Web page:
About The Author

David Greenwald is the founder, editor, and executive director of the Davis Vanguard. He founded the Vanguard in 2006. David Greenwald moved to Davis in 1996 to attend Graduate School at UC Davis in Political Science. He lives in South Davis with his wife Cecilia Escamilla Greenwald and three children.

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26 thoughts on “Vanguard Looks At Increasing Election Costs”

  1. Anonymous

    Agree and thanks DPD. What was the reason for 7x increase in staff salaries, or was that just passing through the cost? The Clerks office does more than elections so do not see why daily costs of staff should be borne by voters…..No mention of mail voting cost comparisons or why we can't have that or what we need to do TO have the choice to do them…?and as far as new deputy, agree and this seems similar to the salary issue of Bruce Colby and the other 2 staff which the Board will decide tonight……

  2. Rich Rifkin

    …I suspect we would not get better representation in the clerk-recorder's office if we paid quite a bit less in salary….Oops. I intended to say just the opposite: …I suspect we would not get worse representation in the clerk-recorder's office if we paid quite a bit less in salary….

  3. Anonymous

    …a salary of approximately $117,200; a PERS contribution for her pension of approximately $16,400; the county's share of her Social Security and Medicare of $14,100; and medical, dental, and vision care benefits of approximately $20,200….Someone who makes $117,200 a year should not get …medical, dental, and vision care benefits of approximately $20,200…. That's ridiculous!!! If she is making $10,000 per month, let her buy her own freaking medical and dental and vision care!!! YC is supposed to help the poor. Let the poor people have that money so they can see a doctor or a nurse when they're sick. Freddie and the other overpaid pols are getting too much to call it public service.

  4. Peoples Vanguard rea

    lol…10:36 pm says, …because of your stupid blog….lol….so stupid that he / she logs on an blogs.David, I gotta hand it to you buddy. I love reading the Vanguard and read it every day several times a day. What always makes me laugh is that your critics love you so much that even when they hate you or something you wrote about they have to log on to let you know about it. They love to tell you how much they hate your blog, but they just can't stay away.Isn't there a word for this?Regardless, keep up the great work. The People's Vanguard is the reason we know what is going on around Davis and Yolo County.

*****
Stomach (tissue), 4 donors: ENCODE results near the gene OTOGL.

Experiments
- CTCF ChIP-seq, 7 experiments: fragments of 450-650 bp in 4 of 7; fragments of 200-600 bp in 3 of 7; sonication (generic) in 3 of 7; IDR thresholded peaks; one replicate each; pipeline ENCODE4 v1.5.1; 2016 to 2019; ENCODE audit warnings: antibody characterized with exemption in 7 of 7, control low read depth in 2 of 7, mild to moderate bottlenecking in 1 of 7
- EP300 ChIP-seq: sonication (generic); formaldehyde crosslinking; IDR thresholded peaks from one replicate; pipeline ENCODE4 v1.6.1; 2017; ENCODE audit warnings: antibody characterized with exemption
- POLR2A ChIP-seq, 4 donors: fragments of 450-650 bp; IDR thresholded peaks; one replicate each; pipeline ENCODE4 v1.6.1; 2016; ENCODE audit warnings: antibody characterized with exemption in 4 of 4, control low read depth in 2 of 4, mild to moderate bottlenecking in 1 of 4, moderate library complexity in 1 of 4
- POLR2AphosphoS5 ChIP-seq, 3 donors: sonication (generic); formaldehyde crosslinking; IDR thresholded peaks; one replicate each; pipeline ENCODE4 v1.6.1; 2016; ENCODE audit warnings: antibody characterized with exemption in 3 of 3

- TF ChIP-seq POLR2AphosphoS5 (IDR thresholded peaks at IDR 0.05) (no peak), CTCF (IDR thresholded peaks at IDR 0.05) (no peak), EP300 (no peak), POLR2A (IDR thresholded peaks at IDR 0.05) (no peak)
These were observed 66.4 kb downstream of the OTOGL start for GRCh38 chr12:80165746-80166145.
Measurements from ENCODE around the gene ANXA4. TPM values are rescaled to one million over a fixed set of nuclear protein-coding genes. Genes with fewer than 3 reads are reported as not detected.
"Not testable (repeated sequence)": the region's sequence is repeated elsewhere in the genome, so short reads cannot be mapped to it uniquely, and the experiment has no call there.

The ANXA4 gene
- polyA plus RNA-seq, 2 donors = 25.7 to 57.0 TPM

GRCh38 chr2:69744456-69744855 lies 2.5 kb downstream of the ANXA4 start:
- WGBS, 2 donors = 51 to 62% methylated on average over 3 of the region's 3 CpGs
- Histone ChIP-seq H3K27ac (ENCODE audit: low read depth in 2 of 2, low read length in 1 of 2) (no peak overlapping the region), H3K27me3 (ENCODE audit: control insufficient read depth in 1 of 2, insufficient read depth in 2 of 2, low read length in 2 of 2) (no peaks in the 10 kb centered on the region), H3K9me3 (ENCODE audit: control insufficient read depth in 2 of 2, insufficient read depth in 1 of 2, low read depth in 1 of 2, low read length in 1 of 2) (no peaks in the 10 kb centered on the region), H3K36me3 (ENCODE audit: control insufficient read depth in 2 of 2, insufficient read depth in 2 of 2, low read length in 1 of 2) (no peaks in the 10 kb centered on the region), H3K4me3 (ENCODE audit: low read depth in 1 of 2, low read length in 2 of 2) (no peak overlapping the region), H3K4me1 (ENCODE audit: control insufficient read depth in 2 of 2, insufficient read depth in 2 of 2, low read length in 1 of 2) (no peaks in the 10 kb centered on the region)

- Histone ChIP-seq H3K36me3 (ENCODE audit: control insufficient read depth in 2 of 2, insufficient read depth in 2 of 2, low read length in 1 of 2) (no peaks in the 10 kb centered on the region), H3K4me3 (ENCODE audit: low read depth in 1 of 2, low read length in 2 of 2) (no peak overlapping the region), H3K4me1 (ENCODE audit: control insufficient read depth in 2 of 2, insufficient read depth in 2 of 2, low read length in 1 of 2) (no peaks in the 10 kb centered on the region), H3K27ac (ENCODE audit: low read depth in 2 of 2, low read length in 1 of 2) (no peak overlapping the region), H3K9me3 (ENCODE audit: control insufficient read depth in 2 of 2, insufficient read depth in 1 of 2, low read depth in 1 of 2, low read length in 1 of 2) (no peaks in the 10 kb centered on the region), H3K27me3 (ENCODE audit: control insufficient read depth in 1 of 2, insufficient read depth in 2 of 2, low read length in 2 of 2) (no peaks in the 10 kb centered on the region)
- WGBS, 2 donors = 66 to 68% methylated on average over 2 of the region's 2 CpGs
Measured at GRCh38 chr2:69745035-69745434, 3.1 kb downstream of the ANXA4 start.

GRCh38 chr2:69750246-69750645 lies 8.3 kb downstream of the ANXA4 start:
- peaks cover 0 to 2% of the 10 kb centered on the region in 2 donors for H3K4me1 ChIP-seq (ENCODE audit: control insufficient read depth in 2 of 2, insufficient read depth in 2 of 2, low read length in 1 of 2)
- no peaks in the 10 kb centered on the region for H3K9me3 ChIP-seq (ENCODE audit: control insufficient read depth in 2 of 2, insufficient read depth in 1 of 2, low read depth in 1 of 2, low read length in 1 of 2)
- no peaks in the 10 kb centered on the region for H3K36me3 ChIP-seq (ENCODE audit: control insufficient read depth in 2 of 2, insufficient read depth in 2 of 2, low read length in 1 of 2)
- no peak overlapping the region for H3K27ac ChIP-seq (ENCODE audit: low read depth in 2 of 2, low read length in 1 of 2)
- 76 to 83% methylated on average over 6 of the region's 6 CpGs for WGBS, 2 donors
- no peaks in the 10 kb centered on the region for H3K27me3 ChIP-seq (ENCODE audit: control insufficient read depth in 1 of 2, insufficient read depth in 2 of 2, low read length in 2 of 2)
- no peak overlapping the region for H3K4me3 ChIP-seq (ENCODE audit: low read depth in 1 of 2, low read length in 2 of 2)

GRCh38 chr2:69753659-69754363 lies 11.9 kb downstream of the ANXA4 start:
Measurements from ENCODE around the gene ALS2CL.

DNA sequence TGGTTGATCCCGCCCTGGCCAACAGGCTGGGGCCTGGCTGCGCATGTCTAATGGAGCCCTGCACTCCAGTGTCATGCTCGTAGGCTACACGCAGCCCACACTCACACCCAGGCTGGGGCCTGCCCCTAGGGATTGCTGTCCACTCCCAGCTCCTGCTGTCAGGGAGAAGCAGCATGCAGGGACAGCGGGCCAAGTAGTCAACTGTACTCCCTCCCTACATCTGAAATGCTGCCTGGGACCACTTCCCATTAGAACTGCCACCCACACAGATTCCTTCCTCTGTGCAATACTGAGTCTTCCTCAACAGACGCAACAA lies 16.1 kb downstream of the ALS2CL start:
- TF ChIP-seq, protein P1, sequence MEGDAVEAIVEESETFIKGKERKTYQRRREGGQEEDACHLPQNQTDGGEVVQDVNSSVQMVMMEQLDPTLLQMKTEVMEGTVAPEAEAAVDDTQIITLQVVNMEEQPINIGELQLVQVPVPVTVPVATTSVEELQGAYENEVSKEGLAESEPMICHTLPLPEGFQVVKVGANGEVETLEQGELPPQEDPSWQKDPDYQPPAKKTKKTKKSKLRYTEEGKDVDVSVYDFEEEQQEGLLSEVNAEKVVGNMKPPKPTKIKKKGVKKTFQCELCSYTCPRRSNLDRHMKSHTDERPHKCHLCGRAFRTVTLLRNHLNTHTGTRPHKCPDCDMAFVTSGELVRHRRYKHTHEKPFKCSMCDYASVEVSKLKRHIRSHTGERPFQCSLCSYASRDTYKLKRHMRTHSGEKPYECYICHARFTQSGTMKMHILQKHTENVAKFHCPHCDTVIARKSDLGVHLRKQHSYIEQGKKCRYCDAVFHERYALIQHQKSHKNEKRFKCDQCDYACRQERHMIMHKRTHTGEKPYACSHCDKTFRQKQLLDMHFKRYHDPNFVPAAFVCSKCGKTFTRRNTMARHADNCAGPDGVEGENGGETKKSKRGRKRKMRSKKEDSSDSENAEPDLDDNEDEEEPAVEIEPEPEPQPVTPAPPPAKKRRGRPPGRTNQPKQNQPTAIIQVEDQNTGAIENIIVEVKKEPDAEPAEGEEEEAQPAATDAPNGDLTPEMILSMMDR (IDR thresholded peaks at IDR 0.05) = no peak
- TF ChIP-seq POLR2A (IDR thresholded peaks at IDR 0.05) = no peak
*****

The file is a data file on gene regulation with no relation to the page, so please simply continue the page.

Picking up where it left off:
5. black bart

    Rifkin had it right the first time when he claimed we couldn't get better help for less money in the elections office. It is amazing that this blog consistantly attacks working people. Could t be you guys are simply jealous of those who make a decent salary and can afford to provide for themselves without the beneficence of their families.

  6. Opposing viewpoint

    The Vanguard is just a guy at his computer with an opinion on everything, but not necessarily informed. Criticism of the Vanguard is appropriate when he considers his stories …reporting… when in reality he weaves his opinion with selective investigation into stories to simply support his preconceived opinion.This is a fascinating comment. I have to disgree with you, as someone who generally disagrees with this blog, I think the blogger is pretty well informed, he seems to have pretty good sources, I disagree with his conclusions. I find myself learning far more from reading this, even as I disagree, than I do reading other supposedly more objective sources of information.You accuse him of weaving his opinion into articles that are selectively constructed to reach his own opinion, that is the basic blog model. What I find interesting is that the blog model seems a more honest representation of journalism in general, all of which do that under the guise of objectivity. The blogger here doesn't pretend objectivity. He is upfront about his bias. You know where he is coming from and yet he is able to inform the community, many of whom disagree with him.Honestly, what is your objection to this particular article?

  7. David M. Greenwald

    The county used to pick up the costs, then they passed through the election costs, now they are passing through it appears their entire operating costs.Yeah I didn’t want to get into the mail issue since that will require legislative action. I would like to know what the costs are, but it would appear to be more costly if the county really is going to pass through the operating costs of the office to the school district.

  8. Freddie

    Did you forget to mention that the implementation of the federal Help America Vote Act meant the County had to entirely replace it's old voting system and go to a new system that requires about 200 thousand dollars in annual licensing and two full time IT managers to operate and takes four times as long to count the votes? We only pass through the costs permitted by law. We had a cost study & analysis done in 2006 and discovered that we were paying for stuff that the jurisdictions we serve should be paying. We gave the schools a big break in 2007. Now everybody has to pay their fair share. None of the schools have suggested that we are gouging. We are one of the few counties in California that didn't have to junk our new system and start over after the Secretary of State's top-to-bottom review. We plan to STAY in compliance, hence the new deputy. Believe me, we don't want to go to the taxpayers for an "extra" 3.5 million dollars because we get crossways with the SoS.These cost increases are terrifying and are exactly the same all over the state of California. It doesn't make us any happier than it makes you.